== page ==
Last autumn, America’s first zoo decided it was time to do some house cleaning of its 42 acres. While none of the Philadelphia Zoo’s 1,300-plus animals were affected, officials were looking to make a bigger point about the use of recycled, reduced, reused, repurposed and renewed materials.
“This past Nov. 18 we shut down the zoo for a full day and did some rethinking of our own with our own big campus clean up,” said Vikram H. Dewan, Philadelphia Zoo president and CEO. “When the entire community got together we disposed of 53 tons of accumulation — 40 tons of which we recycled. We took that important step and look forward to continuing to sharing our recycling program with all of you. The big campus cleanup was more than a weight loss program as you can tell; it was actually a tangible demonstration of our commitment to the environment, our planet and this wonderful place at 34th and Girard that we call home.”
This week, the zoo unveils “Second Nature,” an unconventional new art exhibit that tells stories of endangered animals through the use of recycled, reduced, reused, repurposed and renewed materials. Second Nature unleashes the creative imaginations of 12 renowned artists, who have expertly crafted animal-inspired sculptures from unlikely items including burned-out spark plugs, recycled plastic bottles, cardboard boxes and wads of chewing gum.
Second Nature features the work of world-renowned artists, including Don Kennell, Cracking Art Group, Flux Foundation, Laurence Vallieres, Diem Chau, Aurora Robson, Ann Smith Larson, James Corbett, Diet Wiegman, Maurizio Savini, Leo Sewell and Gerry Ellis, nature and wildlife photographer and recipient of the zoo’s Global Conservation.
Ultimately, the exhibition will engage zoo visitors in the small things humans can do to make a world of difference for wildlife and habitats. During a midweek press preview, Cindy Adams Dunn, acting secretary, Pennsylvania Department of Conservation and Natural Resources, said: “I feel the Philadelphia Zoo is a critical element in opening people’s minds to making the connections that help preserve our planet and the State of Pennsylvania. Their work is critical to Pennsylvania and way beyond.
“Diminished natural resources are a worldwide problem, but also a problem here in Pennsylvania,” Dunn added. “From our native threatened species like the Indiana bat to our native, iconic Pennsylvania species, our state tree, the Eastern hemlock, to our state fish, the Brook trout and our state flower, the Mountain Laurel, and our state bird, the ruffed grouse — all of these [have] challenges in today’s environment.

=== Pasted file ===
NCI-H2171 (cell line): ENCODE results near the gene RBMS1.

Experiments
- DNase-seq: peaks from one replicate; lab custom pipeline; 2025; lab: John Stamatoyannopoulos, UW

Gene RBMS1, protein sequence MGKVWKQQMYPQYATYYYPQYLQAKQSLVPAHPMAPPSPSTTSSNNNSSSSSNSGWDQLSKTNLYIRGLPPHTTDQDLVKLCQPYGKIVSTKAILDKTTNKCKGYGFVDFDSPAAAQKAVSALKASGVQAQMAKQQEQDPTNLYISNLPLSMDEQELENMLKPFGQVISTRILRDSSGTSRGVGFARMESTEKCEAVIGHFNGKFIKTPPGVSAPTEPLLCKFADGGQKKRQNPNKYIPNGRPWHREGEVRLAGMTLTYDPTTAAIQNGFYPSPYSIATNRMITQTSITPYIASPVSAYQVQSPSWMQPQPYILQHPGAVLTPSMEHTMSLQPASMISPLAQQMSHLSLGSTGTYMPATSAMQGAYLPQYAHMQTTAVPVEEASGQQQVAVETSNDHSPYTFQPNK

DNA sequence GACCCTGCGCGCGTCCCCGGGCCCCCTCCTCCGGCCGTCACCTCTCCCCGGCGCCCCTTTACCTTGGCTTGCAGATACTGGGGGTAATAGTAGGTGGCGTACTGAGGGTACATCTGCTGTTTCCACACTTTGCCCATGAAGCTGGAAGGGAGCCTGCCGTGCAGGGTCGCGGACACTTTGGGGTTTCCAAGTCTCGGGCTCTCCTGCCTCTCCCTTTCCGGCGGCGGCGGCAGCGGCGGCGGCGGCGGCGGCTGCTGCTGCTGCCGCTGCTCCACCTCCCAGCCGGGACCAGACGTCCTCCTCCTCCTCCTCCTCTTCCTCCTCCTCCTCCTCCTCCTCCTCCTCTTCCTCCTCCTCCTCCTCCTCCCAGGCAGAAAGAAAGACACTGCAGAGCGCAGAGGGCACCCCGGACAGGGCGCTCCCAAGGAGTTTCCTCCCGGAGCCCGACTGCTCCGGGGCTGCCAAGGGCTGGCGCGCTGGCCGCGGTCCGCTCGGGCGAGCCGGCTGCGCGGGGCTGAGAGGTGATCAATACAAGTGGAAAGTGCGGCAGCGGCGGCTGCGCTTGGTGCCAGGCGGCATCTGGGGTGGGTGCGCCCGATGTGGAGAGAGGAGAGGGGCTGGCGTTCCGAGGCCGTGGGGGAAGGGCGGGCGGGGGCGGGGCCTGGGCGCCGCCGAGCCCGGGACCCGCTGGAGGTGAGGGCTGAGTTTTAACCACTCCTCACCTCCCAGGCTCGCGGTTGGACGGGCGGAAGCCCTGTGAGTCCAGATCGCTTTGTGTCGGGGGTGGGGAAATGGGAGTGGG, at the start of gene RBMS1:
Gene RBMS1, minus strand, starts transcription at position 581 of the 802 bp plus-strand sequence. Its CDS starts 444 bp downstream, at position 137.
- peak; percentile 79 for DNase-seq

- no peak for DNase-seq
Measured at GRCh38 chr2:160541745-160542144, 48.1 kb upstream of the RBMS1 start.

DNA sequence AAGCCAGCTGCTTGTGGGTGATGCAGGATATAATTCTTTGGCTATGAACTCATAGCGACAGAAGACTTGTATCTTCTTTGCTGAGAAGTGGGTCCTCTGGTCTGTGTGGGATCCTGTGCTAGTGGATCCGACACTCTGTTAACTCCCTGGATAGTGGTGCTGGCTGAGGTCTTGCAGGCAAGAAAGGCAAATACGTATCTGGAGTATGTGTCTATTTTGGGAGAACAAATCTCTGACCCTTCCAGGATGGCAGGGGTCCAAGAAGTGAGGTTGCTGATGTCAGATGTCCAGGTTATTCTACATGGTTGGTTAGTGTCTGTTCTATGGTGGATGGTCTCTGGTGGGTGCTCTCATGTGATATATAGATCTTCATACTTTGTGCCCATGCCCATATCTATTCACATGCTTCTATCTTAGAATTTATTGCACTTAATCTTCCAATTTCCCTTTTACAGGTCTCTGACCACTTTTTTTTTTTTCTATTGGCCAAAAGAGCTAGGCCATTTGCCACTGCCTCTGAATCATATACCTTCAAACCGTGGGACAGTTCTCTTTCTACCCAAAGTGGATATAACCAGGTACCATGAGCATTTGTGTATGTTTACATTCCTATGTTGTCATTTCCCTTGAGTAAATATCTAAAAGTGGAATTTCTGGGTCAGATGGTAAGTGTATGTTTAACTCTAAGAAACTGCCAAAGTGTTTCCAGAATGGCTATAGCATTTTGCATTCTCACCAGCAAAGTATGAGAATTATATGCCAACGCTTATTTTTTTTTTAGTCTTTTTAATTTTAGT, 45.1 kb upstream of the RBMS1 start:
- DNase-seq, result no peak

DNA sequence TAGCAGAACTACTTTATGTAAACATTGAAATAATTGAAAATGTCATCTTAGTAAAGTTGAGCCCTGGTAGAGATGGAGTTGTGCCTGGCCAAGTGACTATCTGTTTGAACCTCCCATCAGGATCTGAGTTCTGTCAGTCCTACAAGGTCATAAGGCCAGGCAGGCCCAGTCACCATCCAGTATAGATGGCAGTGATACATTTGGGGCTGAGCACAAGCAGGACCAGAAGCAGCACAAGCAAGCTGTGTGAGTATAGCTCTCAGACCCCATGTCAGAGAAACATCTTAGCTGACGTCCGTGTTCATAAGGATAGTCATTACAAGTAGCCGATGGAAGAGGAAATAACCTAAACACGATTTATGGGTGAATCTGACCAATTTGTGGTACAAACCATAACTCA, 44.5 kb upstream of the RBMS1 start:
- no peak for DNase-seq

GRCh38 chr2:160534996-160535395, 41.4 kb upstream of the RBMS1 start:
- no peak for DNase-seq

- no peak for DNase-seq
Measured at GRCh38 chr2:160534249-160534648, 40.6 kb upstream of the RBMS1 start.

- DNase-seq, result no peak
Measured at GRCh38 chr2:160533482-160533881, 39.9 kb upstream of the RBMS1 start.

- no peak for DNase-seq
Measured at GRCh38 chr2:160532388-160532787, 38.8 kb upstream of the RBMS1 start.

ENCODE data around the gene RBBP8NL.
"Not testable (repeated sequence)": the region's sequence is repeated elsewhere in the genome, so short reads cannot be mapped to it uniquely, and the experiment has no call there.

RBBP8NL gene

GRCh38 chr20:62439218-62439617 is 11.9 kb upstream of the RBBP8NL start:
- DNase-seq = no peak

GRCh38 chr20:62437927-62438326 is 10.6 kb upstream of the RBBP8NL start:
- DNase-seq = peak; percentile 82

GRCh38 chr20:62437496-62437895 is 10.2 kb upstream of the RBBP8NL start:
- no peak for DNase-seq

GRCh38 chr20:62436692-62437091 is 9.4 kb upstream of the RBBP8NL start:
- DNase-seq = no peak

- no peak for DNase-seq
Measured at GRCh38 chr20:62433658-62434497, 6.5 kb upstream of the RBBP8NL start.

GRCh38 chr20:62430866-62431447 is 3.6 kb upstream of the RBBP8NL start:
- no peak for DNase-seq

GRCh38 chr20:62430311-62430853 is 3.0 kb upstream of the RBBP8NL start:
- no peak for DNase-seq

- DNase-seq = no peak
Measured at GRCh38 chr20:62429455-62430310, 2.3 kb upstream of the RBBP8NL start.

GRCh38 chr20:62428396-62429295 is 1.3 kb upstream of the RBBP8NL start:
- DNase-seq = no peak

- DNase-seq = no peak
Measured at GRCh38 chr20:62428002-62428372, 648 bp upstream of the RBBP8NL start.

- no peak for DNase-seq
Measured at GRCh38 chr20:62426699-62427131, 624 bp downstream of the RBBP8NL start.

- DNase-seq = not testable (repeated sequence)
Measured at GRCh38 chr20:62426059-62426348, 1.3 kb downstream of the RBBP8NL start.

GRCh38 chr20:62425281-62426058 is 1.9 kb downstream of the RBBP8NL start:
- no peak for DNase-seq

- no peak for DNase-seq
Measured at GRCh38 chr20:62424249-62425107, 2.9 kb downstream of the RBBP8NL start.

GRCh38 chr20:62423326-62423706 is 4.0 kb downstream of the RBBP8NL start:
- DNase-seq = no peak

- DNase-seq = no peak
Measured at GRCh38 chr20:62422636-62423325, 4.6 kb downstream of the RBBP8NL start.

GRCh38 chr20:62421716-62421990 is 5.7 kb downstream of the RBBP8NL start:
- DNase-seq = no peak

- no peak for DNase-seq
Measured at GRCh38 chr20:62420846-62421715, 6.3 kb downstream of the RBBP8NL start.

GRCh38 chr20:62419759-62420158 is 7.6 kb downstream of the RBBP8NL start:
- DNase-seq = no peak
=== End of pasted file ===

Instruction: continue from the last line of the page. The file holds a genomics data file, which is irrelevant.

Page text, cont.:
“While they are still common, climate change, invasive species, development pressures, etc., threaten Pennsylvania’s ecology,” Dunn continued. “Second Nature is a great way to have people think about our natural resources, so not only is it a reuse of junk through an obvious thing like the help with litter, but it prevents the need for additional quarries, landfill space and the so many things in our environment by taking the first step … With 1.3 million visitors per year, the Philadelphia Zoo’s impact on Philadelphia and beyond is critical.”
From a totemic 13-foot-tall blue gorilla sculpted entirely of recycled car parts to a menacing 8-foot-long crocodile molded from chewing gum, each of the artistic installations will forge a connection between human behavior and animal endangerment through works of art.
“We are pleased to host such amazing and thought-provoking works of art for Second Nature,” added Dewan. “Many of these pieces are larger than life-sized interpretations of species future generations of zoo visitors may never see if we don’t take steps to preserve [their] habitat. Yes, this will certainly be a spectacle of magnificent, colorful art work throughout the zoo, but it’s also a reminder — one that everyone can understand — that there are many ways to reduce, reuse and recycle to positively impact wildlife. The artists participating in Second Nature are some of the world’s most creative conservation heroes.”
Second Nature runs from April 11 — Oct. 31. For more information, or to purchase zoo tickets, visit PhiladelphiaZoo.org.